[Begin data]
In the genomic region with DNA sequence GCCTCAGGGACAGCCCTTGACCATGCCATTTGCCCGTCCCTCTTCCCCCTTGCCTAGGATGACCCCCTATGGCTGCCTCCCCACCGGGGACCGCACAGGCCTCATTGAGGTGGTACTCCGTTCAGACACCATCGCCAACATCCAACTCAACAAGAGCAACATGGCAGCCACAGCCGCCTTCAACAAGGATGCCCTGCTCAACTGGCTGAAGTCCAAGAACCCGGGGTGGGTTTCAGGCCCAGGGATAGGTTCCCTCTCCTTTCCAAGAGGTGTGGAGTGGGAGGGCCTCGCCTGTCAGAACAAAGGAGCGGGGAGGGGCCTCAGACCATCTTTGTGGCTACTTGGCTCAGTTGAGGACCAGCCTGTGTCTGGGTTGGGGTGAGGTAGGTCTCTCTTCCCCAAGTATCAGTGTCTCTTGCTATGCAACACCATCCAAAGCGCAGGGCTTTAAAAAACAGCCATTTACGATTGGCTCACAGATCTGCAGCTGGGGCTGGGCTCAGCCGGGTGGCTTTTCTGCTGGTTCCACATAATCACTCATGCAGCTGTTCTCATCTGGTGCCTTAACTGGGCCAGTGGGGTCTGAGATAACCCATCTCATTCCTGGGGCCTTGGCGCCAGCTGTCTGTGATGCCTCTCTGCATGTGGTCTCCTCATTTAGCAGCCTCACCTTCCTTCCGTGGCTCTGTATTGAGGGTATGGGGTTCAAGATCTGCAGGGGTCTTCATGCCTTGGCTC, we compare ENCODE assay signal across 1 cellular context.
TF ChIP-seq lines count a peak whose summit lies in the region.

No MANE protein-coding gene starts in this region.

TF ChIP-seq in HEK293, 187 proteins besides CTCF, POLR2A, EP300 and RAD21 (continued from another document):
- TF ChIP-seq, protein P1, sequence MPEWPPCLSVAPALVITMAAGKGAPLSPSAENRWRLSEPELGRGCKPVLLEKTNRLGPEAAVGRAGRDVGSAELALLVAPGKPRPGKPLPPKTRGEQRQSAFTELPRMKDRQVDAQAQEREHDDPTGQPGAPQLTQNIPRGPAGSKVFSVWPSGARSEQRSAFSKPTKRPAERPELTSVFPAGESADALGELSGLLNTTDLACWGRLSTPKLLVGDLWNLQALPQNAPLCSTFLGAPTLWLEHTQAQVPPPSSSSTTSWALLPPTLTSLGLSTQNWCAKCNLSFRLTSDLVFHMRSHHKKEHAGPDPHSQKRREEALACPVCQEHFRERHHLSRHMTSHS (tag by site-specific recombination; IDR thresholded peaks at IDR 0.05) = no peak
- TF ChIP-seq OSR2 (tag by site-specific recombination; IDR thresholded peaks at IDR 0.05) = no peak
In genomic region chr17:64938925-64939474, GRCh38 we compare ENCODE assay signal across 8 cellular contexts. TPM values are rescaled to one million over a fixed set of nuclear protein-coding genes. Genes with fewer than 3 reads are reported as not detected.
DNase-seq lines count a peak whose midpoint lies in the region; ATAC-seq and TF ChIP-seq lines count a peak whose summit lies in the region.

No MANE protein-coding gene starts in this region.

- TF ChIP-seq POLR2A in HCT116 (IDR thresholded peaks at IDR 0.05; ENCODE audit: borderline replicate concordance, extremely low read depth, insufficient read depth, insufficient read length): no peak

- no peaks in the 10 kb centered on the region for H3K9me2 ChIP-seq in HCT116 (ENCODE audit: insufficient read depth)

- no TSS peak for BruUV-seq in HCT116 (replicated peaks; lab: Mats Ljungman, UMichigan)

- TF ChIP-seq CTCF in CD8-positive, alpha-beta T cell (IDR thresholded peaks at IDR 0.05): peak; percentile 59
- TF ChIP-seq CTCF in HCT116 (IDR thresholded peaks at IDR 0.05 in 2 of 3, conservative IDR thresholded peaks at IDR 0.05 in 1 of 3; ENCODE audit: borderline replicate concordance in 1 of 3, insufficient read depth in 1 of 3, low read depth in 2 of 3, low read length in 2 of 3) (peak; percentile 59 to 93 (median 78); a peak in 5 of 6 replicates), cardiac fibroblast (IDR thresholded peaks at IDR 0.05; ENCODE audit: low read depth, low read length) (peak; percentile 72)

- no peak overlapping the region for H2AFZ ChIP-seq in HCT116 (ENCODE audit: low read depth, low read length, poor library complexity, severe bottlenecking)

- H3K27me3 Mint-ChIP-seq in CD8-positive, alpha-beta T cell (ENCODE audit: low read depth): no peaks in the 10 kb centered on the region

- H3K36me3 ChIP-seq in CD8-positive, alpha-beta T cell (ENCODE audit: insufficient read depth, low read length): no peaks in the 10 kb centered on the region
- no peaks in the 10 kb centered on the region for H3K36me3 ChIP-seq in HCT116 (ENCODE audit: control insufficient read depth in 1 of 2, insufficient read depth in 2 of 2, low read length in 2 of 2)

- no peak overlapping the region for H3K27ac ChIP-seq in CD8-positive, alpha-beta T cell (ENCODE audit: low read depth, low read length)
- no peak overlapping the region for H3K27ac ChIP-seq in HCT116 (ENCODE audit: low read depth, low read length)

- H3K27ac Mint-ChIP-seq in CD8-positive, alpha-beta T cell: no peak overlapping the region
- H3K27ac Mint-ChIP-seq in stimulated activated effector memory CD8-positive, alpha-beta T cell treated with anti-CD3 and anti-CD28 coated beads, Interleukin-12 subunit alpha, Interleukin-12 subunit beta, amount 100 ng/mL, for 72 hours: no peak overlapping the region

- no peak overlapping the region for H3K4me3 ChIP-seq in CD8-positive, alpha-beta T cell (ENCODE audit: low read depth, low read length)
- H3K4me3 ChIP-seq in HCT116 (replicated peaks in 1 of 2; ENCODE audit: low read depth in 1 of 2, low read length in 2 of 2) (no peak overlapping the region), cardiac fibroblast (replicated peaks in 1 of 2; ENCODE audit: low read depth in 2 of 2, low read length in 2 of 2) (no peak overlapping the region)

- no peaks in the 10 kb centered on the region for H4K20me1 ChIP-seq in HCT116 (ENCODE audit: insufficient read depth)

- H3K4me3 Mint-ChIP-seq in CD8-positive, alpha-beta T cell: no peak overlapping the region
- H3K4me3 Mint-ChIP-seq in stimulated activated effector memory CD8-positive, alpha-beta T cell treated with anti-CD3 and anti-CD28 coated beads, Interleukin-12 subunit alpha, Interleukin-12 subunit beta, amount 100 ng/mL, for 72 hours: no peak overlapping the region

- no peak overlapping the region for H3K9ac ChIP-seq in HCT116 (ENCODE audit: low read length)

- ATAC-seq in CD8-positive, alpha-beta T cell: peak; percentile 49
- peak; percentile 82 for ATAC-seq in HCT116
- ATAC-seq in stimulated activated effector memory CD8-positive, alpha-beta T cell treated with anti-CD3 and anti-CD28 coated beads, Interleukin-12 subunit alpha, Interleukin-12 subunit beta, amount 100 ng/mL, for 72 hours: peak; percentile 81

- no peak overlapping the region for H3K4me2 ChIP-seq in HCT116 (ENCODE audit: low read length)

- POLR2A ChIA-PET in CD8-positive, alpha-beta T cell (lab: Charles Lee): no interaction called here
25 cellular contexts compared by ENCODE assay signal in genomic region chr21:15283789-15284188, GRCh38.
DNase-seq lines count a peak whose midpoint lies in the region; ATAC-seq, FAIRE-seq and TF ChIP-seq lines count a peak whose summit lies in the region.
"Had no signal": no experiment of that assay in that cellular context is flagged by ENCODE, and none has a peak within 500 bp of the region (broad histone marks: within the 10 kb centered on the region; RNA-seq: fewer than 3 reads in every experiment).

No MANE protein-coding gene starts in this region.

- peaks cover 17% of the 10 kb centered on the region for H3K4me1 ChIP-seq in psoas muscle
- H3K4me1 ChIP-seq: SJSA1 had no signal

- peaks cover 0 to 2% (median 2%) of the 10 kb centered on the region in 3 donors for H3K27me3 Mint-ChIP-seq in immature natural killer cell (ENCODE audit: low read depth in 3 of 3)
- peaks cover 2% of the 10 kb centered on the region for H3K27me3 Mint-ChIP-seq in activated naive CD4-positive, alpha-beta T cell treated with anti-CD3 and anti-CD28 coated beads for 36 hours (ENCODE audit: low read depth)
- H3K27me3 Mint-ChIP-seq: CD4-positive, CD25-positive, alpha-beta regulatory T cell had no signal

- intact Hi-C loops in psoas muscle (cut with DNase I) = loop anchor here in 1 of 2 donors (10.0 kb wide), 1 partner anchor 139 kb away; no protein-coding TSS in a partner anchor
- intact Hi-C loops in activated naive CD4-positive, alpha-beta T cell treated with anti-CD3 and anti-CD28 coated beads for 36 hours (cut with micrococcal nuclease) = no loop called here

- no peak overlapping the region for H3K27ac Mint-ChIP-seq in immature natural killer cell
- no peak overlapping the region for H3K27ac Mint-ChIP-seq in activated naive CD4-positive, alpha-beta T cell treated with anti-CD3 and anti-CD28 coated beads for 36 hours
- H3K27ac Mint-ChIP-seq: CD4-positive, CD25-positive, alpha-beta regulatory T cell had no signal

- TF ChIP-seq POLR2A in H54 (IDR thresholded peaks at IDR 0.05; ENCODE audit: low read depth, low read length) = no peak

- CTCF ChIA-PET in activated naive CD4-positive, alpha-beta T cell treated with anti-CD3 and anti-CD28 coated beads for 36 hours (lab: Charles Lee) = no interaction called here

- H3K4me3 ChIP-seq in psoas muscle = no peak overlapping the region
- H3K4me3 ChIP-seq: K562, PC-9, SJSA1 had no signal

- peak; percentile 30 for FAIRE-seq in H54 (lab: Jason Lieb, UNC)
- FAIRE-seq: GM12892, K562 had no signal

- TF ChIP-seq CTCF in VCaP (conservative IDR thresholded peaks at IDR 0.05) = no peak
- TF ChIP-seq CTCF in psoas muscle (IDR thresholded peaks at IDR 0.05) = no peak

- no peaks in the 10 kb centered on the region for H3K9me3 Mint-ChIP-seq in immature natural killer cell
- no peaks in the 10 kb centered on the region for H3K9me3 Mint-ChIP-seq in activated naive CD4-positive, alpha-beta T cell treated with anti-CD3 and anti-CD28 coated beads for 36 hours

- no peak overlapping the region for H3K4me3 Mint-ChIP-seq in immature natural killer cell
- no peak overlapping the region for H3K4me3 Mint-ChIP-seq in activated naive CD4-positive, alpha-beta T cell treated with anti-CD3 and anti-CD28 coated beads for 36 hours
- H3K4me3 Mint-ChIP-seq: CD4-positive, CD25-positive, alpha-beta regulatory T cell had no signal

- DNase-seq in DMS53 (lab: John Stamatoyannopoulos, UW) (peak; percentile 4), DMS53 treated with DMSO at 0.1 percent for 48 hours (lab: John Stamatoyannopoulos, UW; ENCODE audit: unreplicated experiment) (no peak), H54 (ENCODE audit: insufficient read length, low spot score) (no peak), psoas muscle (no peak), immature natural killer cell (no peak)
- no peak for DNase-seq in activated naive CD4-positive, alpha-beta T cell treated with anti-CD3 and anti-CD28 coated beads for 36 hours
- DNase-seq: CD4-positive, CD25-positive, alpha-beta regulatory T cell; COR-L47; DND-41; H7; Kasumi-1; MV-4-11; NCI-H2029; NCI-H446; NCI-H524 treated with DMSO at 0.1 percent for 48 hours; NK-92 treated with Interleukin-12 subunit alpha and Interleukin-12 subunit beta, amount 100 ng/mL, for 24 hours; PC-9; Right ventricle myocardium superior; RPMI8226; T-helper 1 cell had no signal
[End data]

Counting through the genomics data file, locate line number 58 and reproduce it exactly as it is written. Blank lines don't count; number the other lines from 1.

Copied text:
- no peak overlapping the region for H3K4me3 Mint-ChIP-seq in immature natural killer cell